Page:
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Michael Steel, spokesman for Mr. Boehner, says there’s a better movie analogy: “300,” the story of doomed Greek forces holding off invading hordes.

“We’re the Spartans trying to hold Thermopylae. The White House is the other Greeks - they say the right things but they aren’t actually very helpful. And the congressional Democrats are the Persian horde, desperately trying to cram more wasteful spending through the gap,” he said.

For now, though, the F-35 vote remains the only public test, and the vote breakdown showed just how difficult it is to cut big programs.

All 18 of Ohio’s representatives, from both parties, supported the $485 million in spending. The alternate engine is being developed in part at GE Aviation, based in Cincinnati.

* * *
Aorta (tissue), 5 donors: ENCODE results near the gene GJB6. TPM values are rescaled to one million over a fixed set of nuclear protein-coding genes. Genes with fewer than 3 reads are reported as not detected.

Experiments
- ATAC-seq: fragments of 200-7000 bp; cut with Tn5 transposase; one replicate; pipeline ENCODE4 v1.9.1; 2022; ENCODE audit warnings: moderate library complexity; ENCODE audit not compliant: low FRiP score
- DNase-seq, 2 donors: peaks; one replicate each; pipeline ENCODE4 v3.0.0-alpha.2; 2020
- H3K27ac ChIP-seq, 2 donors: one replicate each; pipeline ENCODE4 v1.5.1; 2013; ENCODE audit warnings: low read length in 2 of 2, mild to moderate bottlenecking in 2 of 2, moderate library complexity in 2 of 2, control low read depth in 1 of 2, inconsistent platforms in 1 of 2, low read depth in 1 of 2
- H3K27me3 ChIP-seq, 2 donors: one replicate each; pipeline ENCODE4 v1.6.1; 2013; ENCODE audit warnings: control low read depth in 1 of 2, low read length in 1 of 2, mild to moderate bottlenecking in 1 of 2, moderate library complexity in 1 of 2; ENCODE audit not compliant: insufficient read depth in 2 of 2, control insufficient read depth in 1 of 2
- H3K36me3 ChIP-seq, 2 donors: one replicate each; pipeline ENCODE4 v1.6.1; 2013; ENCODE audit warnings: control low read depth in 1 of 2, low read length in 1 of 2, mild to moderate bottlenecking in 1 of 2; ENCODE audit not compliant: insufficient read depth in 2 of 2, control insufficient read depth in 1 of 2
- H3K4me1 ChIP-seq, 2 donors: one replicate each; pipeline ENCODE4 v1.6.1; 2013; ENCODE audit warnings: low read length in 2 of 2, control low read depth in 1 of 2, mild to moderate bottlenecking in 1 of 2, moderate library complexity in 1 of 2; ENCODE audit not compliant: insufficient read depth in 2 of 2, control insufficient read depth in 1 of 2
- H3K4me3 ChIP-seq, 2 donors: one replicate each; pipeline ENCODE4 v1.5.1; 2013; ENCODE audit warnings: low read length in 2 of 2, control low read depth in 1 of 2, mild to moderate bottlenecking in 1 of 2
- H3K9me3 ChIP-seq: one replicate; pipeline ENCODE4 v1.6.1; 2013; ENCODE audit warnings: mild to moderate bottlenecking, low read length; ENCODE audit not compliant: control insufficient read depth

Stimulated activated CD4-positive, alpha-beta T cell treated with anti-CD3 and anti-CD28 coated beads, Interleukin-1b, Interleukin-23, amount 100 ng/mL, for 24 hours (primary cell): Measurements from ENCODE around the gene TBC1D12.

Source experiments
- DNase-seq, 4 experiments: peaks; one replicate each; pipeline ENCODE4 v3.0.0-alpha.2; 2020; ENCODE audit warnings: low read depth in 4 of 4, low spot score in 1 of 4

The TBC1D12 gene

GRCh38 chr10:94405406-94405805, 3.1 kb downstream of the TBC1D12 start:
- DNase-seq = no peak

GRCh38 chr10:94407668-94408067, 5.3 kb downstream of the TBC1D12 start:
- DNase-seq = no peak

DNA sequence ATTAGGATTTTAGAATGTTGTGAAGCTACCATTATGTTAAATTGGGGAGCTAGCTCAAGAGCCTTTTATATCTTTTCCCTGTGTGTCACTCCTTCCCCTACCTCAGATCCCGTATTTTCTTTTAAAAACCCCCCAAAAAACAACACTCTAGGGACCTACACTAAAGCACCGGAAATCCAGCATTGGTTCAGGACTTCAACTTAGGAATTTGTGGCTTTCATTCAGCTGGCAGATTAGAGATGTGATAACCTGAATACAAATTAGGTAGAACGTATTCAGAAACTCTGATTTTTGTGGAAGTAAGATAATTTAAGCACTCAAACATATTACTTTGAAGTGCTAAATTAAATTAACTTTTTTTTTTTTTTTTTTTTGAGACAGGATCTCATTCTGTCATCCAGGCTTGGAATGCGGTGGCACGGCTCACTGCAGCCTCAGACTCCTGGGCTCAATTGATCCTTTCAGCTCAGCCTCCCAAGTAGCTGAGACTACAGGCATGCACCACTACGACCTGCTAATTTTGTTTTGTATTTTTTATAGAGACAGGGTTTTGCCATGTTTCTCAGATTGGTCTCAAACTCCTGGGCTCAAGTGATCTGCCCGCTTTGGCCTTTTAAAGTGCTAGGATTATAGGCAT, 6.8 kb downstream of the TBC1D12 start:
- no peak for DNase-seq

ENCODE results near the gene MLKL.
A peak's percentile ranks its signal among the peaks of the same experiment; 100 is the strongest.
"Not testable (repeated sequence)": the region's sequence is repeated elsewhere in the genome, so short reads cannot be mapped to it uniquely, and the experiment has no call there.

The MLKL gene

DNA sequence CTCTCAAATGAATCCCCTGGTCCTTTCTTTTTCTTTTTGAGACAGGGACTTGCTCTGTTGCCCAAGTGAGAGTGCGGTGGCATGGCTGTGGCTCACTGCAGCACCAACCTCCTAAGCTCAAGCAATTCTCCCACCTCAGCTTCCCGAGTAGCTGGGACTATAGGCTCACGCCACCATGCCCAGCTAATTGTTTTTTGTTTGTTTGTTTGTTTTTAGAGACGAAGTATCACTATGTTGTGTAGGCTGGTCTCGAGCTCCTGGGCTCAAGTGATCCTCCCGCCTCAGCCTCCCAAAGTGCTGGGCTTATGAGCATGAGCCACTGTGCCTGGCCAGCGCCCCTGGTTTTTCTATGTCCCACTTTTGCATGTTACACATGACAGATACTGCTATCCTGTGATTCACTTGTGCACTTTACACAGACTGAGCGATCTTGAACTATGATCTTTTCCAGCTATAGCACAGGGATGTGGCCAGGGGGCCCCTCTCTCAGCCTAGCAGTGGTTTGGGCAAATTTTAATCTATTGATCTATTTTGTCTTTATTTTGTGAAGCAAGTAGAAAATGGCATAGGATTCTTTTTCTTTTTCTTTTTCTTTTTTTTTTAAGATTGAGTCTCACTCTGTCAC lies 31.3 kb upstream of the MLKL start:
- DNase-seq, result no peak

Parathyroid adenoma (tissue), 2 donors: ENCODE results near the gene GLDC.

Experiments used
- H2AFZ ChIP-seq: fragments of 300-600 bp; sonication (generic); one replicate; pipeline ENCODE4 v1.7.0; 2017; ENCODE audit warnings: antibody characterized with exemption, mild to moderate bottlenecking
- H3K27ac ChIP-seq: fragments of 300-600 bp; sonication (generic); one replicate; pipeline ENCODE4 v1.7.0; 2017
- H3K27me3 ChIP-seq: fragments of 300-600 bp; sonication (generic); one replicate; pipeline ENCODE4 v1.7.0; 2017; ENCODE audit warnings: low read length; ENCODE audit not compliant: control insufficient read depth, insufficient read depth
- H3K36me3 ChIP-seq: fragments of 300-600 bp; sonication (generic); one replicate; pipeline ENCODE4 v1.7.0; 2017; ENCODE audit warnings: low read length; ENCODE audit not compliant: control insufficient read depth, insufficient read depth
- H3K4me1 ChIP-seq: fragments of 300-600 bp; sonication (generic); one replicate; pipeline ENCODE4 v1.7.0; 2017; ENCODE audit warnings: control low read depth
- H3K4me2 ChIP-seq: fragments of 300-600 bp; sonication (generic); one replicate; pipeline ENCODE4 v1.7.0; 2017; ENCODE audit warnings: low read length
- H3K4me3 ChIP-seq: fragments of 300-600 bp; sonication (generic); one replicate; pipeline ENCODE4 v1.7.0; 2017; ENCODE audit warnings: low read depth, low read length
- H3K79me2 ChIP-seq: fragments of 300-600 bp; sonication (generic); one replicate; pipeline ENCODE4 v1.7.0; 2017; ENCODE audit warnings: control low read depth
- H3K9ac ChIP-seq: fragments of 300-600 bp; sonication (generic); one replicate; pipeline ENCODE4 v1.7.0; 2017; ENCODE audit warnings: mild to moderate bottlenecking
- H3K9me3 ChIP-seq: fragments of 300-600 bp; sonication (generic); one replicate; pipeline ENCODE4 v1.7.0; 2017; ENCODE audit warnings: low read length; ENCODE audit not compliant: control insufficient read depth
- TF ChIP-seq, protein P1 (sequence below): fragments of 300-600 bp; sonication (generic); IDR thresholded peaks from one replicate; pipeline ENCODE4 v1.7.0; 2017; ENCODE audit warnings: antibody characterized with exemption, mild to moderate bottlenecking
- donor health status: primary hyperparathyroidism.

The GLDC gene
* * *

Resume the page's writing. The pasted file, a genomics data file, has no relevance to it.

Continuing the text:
Among Blue Dogs, the coalition of fiscally conservative Democrats, the vote was only marginally in favor of cutting. And even among progressives, who are generally seen as skeptical of big defense budgets, the vote was split with about three-fifths in favor of the cut and two-fifths opposed.

Many Democratic offices seemed reluctant to talk about their votes on the F-35 engine.

Rep. Dennis J. Kucinich, an Ohio Democrat and former presidential candidate who is on record calling for deep defense cuts and criticizing Pentagon waste, voted to preserve the spending. A spokesman didn’t return multiple messages seeking comment.

Neither did spokesmen for Reps. Maxine Waters and Lynn Woolsey, California Democrats who both voted “present” rather than take a stand on the amendment.

Rep. Louise M. Slaughter, New York Democrat, also voted present. Her spokesman said she saw good arguments on either side of the debate, and voted present because she knew her vote wouldn’t have changed the outcome.